See also Part I and Part II. Take the time to read ’em, I don’t mind. I need to go make coffee anyhow.
Our third and final topic in this series is downtime. Every MMO player is used to downtime. Turbine games have downtime usually weekly. Blizzard takes World of Warcraft down most weeks. EVE Online goes down every day. It’s part of the whole MMO experience.
I believe that polish is a key part of a successful MMO. Ragged edges show and they turn off customers. This became obvious when Blizzard launched World of Warcraft and set the bar a lot higher while attracting several million new customers. I also believe that operational polish is part of that. Customer support polish is important. Tech ops polish is also important.
Downtime is not polish. Downtime is something we should avoid.
So, patching. We reboot when we patch for two reasons. One, the data files change, whether those are binary files or configuration files or databases, and the server software can’t load new data on the fly. Two, the server software itself changes.
Neither of these are entirely simple. As far as the first one goes, I’ve been known to claim that if a Web server can reload content without being restarted, a game server ought to be able to do the same. This is a misrepresentation on my part, because Web servers are stateless and game servers are exceedingly stateful. In order to solve the problem of transparent reloads for game servers, you need to figure out how you’re going to handle it when content changes while a user is accessing it.
I don’t think it’s impossible, however. My initial model would be something like Blizzard’s phasing technology, in which the same zone/area looks different depending on where you are in certain quest lines. Do the same thing, except that the phases are different content levels. You still run the risk of discontinuity: e.g., if the data for an instance changes while one person in the party is inside the instance and the others zone in afterwards, you have a party split between two instances.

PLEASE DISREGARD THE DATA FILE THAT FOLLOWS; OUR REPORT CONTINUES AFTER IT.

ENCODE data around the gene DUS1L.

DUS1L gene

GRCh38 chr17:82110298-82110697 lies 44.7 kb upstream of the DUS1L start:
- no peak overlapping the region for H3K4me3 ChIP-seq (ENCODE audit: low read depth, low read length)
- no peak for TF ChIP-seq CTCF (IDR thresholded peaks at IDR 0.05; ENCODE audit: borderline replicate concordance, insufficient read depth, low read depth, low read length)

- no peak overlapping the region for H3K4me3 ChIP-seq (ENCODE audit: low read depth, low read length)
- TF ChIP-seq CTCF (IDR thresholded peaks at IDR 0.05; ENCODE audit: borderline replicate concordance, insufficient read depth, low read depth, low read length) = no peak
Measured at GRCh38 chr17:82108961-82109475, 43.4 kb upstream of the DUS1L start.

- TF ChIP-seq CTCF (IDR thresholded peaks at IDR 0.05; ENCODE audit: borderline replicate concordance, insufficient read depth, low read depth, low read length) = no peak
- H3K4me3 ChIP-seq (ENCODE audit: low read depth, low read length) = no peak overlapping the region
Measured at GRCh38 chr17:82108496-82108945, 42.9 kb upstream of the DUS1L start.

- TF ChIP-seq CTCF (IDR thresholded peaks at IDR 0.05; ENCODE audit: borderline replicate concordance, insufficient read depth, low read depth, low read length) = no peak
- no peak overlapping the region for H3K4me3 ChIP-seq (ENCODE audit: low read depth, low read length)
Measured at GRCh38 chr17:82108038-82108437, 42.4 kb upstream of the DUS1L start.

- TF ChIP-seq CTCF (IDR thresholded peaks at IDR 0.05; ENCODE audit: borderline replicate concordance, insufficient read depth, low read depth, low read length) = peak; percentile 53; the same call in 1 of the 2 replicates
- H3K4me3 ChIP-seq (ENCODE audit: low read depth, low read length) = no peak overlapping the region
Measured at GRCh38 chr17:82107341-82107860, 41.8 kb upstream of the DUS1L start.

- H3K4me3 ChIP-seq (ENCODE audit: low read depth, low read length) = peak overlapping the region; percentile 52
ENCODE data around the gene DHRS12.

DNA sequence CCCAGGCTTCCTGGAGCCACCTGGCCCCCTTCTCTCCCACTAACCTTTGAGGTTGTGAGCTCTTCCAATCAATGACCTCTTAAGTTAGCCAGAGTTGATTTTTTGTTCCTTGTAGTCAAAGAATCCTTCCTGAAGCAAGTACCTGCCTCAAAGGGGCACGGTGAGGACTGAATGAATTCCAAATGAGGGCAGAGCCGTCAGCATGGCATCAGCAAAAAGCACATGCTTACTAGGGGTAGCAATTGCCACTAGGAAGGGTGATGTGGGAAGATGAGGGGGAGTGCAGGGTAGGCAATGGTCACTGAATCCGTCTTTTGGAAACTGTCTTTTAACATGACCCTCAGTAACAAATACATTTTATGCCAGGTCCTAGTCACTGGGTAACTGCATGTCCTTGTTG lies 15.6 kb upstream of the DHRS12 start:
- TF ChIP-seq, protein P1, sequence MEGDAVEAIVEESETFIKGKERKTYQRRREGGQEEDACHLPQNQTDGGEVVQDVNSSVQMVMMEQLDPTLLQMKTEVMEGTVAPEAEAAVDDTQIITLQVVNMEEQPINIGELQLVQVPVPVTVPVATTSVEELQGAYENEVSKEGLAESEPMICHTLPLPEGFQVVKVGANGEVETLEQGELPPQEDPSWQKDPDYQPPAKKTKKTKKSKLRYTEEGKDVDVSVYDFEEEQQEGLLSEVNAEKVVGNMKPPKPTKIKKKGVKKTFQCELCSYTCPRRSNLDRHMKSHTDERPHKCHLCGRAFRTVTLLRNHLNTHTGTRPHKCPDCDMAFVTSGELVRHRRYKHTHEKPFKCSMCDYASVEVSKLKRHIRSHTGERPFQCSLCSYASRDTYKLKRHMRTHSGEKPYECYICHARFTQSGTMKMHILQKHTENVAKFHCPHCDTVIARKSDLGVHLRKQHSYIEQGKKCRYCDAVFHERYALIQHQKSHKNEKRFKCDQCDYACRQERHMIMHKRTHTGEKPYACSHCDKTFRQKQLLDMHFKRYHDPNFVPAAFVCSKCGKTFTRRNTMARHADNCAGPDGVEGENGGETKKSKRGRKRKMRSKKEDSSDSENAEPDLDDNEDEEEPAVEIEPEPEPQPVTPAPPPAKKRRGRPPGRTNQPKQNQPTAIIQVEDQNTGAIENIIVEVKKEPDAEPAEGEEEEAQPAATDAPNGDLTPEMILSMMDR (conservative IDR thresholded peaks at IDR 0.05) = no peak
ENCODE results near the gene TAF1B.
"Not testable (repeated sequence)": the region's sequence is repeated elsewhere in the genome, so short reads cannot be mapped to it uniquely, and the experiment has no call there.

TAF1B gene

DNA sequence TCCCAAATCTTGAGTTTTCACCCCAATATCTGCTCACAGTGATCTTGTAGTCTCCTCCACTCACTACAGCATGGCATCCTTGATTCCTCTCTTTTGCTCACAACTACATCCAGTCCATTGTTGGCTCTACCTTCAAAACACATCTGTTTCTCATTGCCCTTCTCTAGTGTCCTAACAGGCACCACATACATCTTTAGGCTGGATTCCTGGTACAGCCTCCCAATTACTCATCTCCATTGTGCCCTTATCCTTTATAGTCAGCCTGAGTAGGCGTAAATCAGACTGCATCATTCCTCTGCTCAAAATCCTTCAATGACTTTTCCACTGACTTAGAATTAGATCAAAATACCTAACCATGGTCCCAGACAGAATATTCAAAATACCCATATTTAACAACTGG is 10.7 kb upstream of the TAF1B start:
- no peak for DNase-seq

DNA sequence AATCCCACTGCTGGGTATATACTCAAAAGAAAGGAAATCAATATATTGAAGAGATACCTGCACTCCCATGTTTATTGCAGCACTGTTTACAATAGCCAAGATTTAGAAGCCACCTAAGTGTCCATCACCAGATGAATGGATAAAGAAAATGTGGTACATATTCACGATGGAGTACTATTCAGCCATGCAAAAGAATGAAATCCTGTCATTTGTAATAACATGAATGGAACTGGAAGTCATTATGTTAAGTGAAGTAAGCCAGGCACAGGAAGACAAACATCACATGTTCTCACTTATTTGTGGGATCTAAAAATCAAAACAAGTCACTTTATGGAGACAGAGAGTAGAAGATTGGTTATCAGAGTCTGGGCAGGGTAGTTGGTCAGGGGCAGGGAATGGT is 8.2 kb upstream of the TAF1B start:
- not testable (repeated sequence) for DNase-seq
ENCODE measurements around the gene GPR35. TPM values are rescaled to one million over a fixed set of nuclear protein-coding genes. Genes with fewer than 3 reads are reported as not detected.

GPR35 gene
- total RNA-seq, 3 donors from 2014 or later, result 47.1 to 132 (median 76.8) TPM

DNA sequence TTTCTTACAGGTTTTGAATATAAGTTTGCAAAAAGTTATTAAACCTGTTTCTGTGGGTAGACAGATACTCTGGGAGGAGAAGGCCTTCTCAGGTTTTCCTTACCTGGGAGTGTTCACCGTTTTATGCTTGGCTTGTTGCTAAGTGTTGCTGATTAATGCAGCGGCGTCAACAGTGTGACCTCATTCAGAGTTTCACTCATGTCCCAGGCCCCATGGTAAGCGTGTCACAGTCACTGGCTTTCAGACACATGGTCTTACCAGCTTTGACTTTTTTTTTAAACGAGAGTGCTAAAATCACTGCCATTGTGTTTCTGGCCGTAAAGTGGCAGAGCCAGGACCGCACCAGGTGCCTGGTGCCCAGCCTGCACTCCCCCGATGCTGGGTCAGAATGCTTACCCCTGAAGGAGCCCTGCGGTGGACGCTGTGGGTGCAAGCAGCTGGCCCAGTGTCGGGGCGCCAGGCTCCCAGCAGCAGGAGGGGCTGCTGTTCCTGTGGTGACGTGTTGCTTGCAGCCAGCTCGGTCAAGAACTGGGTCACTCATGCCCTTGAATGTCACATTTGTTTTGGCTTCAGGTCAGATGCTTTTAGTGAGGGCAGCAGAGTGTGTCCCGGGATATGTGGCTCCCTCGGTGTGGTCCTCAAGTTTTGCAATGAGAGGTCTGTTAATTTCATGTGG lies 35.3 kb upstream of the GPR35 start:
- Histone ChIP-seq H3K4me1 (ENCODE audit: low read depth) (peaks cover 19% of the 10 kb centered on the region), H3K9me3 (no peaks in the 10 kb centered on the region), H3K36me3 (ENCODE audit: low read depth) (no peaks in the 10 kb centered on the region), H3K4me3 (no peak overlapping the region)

Displaying a warning to the users is inelegant but does solve the problem. See also City of Heroes‘ instanced zone design, where players may be in any of several versions of a given city area. I don’t have a better approach handy, and I do think that indicating the mismatch to the users is better than downtime, so that technique satisfies for now.
Any game which allows for hotfixes without the game going down already does this, of course. I can think of a couple that do it. I sort of feel like this should be the minimum target functionality for new games. I say target because unexpected issues can always arise, but it’s good to have a target nonetheless.
The second problem is trickier because it requires load balancing. Since games are stateful and require a persistent connection — or a really good simulation of one — you’re not going to be able to restart the server without affecting the people connected to it. The good news is that since we control the client/server protocol, we theoretically have the ability to play some clever tricks.
The specific trick I’d like to play is a handoff. I want to be able to tell all the clients connected to one instance of the server that they should go talk to a second instance of the server… now. Then I can take down the first instance of the server, do whatever I need to do, and reverse the process to upgrade the second instance of the server when I’m done.